Monday, July 21, 2008

Jefferson School

Jefferson School, 2008.

Bromley, 1931 (BPL)

Somehow, I've managed to miss the Jefferson school until now. Schools in Boston had been divided into primary schools (K-3), grammar schools (4-8) and high schools (9-12), but by the time of this article, the Jefferson was kindergarten through eighth grade. Heath street was considered Roxbury at the time, but I'll include it here as fitting into my contemporary borders of Jamaica Plain. The map above shows the location of the school at the southern edge of Parker Hill. You can read the names of the students above by clicking on the listing below the group picture.

Addendum (10/11/2008): I had no idea until today that the Jefferson school was still standing! Photo above.

Boston Daily Globe June 24, 1911

Morality Play Given At Jefferson School Graduation.

Mayor Fitzgerald Speaks on Progress and Class of 49 Pupils Appears in Performance of Rhythmic Steps.

"Progress" was the graduation theme of the boys and girls of Jefferson school last evening at the exercises in the school hall. It was illustrated in song, story and play, followed by the class giving rhythmic steps. Mayor Fitzgerald gave an address on the same subject.

The program was under the direction of the master, Edward P. Sherbourne. It included singing by the school of "Awake, My Soul," "Nightinggale's Complaint," "Progress Song," "Alleluia," "The Merry Dance" and "Auld Lang Syne": the recitations of "The Foreward," by Irwin J. Haussler, "The Upward Reach" by Hester MacDonald and "Grow Old Along With Me."

The chief feature of the evening was the production of "Every Child," Lena Dalkeith Burton's morality play. This play is in keeping with the "progress" movement in the public schools under the direction of Miss Marion K. Brown. It shows a little fellow who is being tempted away from the path of duty by a group of careless children called negatives. While the negatives are trying to have him go their easy going and careless way, he is met by a group of positive or good children who persuade the boy to go the way of happiness and usefulness.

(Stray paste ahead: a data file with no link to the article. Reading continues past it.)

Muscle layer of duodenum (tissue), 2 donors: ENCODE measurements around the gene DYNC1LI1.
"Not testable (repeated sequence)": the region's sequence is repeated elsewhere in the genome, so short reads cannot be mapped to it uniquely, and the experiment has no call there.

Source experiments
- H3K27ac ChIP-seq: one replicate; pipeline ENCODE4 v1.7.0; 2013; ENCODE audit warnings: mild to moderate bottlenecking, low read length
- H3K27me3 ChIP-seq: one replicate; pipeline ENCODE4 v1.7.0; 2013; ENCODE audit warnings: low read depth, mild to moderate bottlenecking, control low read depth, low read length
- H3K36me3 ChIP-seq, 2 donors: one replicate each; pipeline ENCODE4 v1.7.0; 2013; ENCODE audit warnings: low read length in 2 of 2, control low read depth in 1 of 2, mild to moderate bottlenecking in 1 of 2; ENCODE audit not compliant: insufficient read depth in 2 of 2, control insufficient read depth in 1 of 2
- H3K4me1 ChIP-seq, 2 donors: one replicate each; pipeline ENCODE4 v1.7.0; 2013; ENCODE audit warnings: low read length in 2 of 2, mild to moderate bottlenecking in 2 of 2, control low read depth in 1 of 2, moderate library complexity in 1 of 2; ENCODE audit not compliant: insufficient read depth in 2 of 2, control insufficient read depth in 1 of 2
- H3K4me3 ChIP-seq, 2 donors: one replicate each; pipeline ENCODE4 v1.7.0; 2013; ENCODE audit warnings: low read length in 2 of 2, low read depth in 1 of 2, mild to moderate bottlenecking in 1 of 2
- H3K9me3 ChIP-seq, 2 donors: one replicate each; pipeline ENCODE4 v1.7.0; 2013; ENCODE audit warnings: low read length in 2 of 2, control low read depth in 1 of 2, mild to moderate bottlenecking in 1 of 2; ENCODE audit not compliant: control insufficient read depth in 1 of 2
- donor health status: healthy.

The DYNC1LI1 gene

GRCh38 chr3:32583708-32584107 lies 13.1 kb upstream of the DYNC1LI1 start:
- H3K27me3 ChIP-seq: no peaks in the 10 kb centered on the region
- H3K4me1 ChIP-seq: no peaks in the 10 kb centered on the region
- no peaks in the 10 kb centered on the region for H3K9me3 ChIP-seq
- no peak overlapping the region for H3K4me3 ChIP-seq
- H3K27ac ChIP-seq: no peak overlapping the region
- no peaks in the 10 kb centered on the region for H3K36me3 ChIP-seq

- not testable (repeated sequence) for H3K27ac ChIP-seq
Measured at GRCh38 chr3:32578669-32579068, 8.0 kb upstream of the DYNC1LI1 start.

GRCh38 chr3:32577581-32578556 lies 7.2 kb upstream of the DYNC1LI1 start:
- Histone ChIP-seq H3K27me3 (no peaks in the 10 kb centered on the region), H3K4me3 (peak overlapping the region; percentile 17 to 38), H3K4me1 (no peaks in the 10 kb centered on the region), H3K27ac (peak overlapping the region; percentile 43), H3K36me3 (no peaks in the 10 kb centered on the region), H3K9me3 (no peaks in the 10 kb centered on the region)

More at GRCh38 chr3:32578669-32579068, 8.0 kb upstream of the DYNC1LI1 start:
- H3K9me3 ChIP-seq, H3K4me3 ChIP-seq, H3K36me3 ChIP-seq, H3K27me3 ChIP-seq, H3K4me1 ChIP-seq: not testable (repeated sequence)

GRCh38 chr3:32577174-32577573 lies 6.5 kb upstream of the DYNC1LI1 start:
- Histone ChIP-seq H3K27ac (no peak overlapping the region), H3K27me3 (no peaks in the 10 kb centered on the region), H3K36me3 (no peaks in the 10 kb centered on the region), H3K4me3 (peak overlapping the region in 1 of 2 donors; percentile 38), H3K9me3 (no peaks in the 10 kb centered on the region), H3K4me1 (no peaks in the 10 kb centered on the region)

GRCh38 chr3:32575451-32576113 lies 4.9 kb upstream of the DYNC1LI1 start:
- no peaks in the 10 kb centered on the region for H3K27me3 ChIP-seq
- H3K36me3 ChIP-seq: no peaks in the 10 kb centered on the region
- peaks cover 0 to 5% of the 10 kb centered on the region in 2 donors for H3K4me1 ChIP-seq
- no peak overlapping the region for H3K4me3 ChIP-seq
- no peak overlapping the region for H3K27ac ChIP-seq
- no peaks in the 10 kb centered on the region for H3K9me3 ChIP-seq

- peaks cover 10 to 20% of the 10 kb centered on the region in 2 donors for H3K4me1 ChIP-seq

The play concludes with the spelling of the word "Failure" on shields worn by the negatives and "Progress" spelled on shields worn by the positives. The leading parts in the play were Lester Krone as Every Child, Irwin Haussler as Spirit of Youth and Carl Fischer as Spirit of Progress. There were 49 children in the play. The boys wore yellow with white baldrieks and the girls were gowned in white.

The mayor presented diplomas to the 18 girls and 31 boys. He said in part: "I am proud to say that Boston still leads in the educational world. We have as fine schools and equiptment and spend more money on education of the children proportionally, I believe, than any other city in the country.

"The schools are better than they were when I went to school in the old North End and later on to teh English high and Boston Latin schools. Five years ago we did not have trade schools, we did not have a school for practical arts or continuation schools or commercial schools.

"True progress means that one must work hard to succeed. Progress means that the one most valuable thing in life is education. If you boys and girls intend to go to work, then continue your education in one of the many evening high schools. It is your duty, boys and girls, to follow the right lines of progress, making yourselves all that you possibly can become."

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